The Temple Itch Center (TIC) was established to focus on chronic itch as a disease rather than merely a symptom of a disease. The Center is led by Gil Yosipovitch, MD, Professor and Chair of the Department of Dermatology at Temple University School of Medicine. Dr. Yosipovitch is an internationally recognized leader in the field of itch, and a renowned clinician and investigator into the origins and treatments of complex skin diseases and diseases of other organ systems with skin manifestations.

Learn more about some of the conditions we treat at the Temple Itch Center:

The Temple Itch Center was recently featured in The New York Times. Read the article entitled, "Itching: More Than Skin-Deep," which highlights our research efforts in the area of chronic itch.

Temple Itch Center Patient Information Form

To view and complete the Temple Itch Center patient information form, click here.

Allergic Contact Dermatitis

Allergic contact dermatitis is the medical name for a skin rash caused by an allergic reaction. These rashes are typically red and inflamed and may itch or burn.

When your skin comes into contact with something you're allergic to, the immune system produces a protective chemical called histamine. This is what causes the allergic reaction.

Common triggers of allergic contact dermatitis include:

  • Poison ivy, oak sumac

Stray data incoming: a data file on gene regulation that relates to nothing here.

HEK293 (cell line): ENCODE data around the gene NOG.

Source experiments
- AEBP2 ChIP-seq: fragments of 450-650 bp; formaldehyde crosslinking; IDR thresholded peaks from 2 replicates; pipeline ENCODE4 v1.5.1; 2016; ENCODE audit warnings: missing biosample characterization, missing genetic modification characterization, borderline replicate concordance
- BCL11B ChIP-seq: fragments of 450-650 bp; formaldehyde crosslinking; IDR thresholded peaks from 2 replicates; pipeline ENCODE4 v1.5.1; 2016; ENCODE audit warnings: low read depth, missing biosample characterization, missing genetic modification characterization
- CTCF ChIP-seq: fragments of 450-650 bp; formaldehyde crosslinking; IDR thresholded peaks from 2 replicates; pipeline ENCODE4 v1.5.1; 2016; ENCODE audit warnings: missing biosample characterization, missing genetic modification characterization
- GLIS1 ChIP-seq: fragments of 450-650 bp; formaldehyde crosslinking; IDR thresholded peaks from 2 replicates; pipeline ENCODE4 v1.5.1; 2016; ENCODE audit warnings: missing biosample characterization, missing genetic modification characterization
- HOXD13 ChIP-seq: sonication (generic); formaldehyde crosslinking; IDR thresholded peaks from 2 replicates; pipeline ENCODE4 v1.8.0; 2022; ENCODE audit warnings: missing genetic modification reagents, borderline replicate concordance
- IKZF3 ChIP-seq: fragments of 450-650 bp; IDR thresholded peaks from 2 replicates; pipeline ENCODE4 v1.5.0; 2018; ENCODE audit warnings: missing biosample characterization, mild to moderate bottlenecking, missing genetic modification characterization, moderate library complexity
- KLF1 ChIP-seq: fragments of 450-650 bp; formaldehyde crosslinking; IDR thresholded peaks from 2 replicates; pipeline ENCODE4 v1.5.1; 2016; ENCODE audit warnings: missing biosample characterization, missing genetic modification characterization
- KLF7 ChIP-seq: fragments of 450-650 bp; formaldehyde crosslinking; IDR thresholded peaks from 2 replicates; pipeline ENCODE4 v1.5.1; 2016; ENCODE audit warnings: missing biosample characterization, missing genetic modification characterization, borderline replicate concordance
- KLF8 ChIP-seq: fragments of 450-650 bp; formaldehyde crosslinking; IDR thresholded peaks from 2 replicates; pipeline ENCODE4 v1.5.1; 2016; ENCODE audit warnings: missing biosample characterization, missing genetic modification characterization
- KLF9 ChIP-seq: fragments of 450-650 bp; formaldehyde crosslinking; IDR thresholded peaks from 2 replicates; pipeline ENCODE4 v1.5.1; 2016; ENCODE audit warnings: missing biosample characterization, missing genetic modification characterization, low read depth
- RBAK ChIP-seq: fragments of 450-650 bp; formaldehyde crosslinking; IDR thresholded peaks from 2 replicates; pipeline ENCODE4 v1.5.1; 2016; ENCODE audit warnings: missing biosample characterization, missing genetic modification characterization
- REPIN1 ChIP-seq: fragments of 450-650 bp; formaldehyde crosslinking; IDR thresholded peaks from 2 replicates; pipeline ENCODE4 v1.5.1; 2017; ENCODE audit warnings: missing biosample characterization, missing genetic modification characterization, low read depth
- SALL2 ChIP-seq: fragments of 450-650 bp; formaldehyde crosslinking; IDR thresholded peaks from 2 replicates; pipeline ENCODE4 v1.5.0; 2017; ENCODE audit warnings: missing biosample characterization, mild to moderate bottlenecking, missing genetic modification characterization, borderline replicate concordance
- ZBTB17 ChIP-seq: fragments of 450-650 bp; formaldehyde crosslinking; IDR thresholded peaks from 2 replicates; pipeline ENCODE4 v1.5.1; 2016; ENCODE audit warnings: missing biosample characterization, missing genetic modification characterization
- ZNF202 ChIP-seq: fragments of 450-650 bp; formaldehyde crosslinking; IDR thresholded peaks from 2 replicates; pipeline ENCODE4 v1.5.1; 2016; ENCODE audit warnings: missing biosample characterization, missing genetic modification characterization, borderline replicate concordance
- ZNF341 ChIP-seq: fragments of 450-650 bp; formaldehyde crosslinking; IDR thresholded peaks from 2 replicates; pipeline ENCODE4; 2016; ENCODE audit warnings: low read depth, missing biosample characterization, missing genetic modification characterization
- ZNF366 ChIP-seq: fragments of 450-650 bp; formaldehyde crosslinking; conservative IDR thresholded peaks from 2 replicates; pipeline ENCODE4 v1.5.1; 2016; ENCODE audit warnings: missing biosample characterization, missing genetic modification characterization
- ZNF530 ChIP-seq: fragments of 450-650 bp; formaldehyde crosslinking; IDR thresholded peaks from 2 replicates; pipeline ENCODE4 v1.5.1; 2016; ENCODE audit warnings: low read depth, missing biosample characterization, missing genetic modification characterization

• Leather
  • Latex
  • Citrus fruits
  • Fragrances
  • Hair dyes
  • Certain topical medications

To schedule an appointment with a Temple dermatologist, click here or call 1-800-TEMPLE-MED (1-800-836-7536).

Diagnosis and Treatment of Chronic Itch

While most itching is temporary, some itching can be chronic and uncontrollable. Chronic itch is associated with decreased quality of life and may even be as debilitating as chronic pain.

Chronic itch is defined as itching that lasts for more than 6 weeks. It may be located over the entire body, or it may be limited to a single area, such as the upper back, groin or scalp. Women and people of Asian descent are most likely to be diagnosed with chronic itch. The chances of developing chronic itch also increase with age.

Chronic itch is associated with many skin diseases, such as atopic eczema and psoriasis, but it can also occur as a result of other health problems, including kidney disease and neurologic disorders.

Temple's dermatologists are highly experienced in diagnosing and treating chronic itch. Some of their research has pioneered the methods by which modern dermatology diagnoses and treats the condition.

To diagnose the source of the itch, our dermatologists will conduct a detailed review of your health status and medication history. Depending on the cause, treatments can include antihistamines, corticosteroids, anesthetics or neuroactive medications.

To schedule an appointment with a Temple dermatologist, click here or call 1-800-TEMPLE-MED (1-800-836-7536).